Val Thorens

At 2300m there’s no need to worry about a lack of snow in Europe’s highest resort. Val Thorens is the uppermost resort of the vast world-renowned Three Valleys ski area, with links to more slopes than you could ever hope to ski in a week. And while it may not be the prettiest of resorts it is pretty much guaranteed snow.

 

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Val Thorens
©Office du tourisme de Val Thorens

Val Thorens lies at the top of one of the valleys, above Les Menuires and St Martin de Belleville. The immediate ski area is more suited to beginner and intermediate skiing, but advanced or expert skiers have the whole of the Three Valleys at their ski tips. It's also next to the "fourth valley", at the bottom of which you can uncover the hidden gem that is Orelle.

When the weather's bad, head over to Méribel or Courchevel where you can enjoy skiing among trees, which can really help in poor visibility.

Off the piste

As a purpose-built resort Val Thorens doesn't offer much daytime entertainment for non skiers, although there is a free concert in the church every week, a leisure centre and some good local markets.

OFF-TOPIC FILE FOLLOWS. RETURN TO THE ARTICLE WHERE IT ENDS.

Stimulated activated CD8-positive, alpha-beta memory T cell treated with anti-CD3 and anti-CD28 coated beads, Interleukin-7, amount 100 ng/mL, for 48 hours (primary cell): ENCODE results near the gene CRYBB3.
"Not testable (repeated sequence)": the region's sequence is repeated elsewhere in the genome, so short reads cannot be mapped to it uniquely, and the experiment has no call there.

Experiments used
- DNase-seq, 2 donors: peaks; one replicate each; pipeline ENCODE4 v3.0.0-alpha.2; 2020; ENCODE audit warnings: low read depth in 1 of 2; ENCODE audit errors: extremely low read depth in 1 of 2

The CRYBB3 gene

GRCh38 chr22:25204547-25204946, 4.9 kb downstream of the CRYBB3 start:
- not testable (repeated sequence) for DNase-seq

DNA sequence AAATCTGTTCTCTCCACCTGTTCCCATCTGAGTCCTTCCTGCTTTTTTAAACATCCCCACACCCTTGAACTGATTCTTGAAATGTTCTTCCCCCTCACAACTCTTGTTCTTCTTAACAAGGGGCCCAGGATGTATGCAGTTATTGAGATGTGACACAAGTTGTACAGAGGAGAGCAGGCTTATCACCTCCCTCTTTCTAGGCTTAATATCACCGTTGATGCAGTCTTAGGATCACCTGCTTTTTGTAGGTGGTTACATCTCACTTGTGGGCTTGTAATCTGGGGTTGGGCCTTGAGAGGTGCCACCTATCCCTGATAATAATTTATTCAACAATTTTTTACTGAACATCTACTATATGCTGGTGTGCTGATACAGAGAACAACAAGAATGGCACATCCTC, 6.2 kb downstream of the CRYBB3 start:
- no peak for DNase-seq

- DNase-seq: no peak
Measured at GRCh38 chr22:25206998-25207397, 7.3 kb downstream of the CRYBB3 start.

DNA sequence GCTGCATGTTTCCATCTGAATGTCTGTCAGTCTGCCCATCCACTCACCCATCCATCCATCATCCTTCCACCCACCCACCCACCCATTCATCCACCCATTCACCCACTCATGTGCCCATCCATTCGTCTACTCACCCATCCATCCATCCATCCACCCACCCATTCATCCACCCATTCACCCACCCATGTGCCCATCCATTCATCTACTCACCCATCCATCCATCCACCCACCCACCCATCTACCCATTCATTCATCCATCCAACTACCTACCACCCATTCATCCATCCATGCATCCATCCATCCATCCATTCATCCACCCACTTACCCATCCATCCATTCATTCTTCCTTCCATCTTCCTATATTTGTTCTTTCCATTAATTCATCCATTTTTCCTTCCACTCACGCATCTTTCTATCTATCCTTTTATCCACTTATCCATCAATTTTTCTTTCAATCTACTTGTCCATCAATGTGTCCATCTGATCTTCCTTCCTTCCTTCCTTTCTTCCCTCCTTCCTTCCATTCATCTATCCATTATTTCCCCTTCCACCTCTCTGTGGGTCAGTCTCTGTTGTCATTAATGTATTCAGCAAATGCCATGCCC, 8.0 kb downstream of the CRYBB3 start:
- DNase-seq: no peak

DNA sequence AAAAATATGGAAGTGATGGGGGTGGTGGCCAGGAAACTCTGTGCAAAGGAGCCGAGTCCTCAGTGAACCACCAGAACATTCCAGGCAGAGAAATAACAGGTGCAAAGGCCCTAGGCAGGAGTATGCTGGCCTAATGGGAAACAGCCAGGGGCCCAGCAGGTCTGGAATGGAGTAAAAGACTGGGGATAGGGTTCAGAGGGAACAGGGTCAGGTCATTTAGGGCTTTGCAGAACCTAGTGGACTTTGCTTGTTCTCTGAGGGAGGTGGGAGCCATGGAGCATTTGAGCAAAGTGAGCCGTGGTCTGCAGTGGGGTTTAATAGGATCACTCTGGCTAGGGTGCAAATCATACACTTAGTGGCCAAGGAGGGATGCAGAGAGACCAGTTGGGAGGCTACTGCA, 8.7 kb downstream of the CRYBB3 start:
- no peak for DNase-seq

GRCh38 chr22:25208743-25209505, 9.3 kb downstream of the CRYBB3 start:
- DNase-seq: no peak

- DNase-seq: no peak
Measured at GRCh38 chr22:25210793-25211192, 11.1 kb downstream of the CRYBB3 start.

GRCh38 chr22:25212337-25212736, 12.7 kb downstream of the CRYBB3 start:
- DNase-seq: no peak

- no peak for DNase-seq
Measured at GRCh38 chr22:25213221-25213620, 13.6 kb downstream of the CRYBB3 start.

Après

Val Thorens attracts a younger crowd and has some brilliant bars and clubs. The new Folie Douche on the mountain is where all the action kicks off, or for something quieter try the Rhum Box.

Eating

There's a good range of eateries in Val Thorens with options for most tastes and budgets. The Michelin starred Residence Oxalys is a top pick, while for something more modest you can head to a restaurant like La Chaumière.

Bars and clubs

Val Thorens is surprisingly lively for a high altitude resort. A British favourite is the Frog and Roast Beef at the top of the resort, and another popular choice is the Underground nightclub which runs into the early hours of the morning.

Sleeping

There are several good hotels in Val Thorens but chalets and apartments are the preferred accommodation choice. The Hotel Fitz Roy is the town's only 4 star hotel and the imaginatively named Hotel Val Thorens is a popular choice too.

Best avoided

When the weather closes in on Val Thorens you don't want to be on the upper slopes. It's extremely exposed and bleak so head down towards Les Menuires and St Martin where there are more trees to give shelter.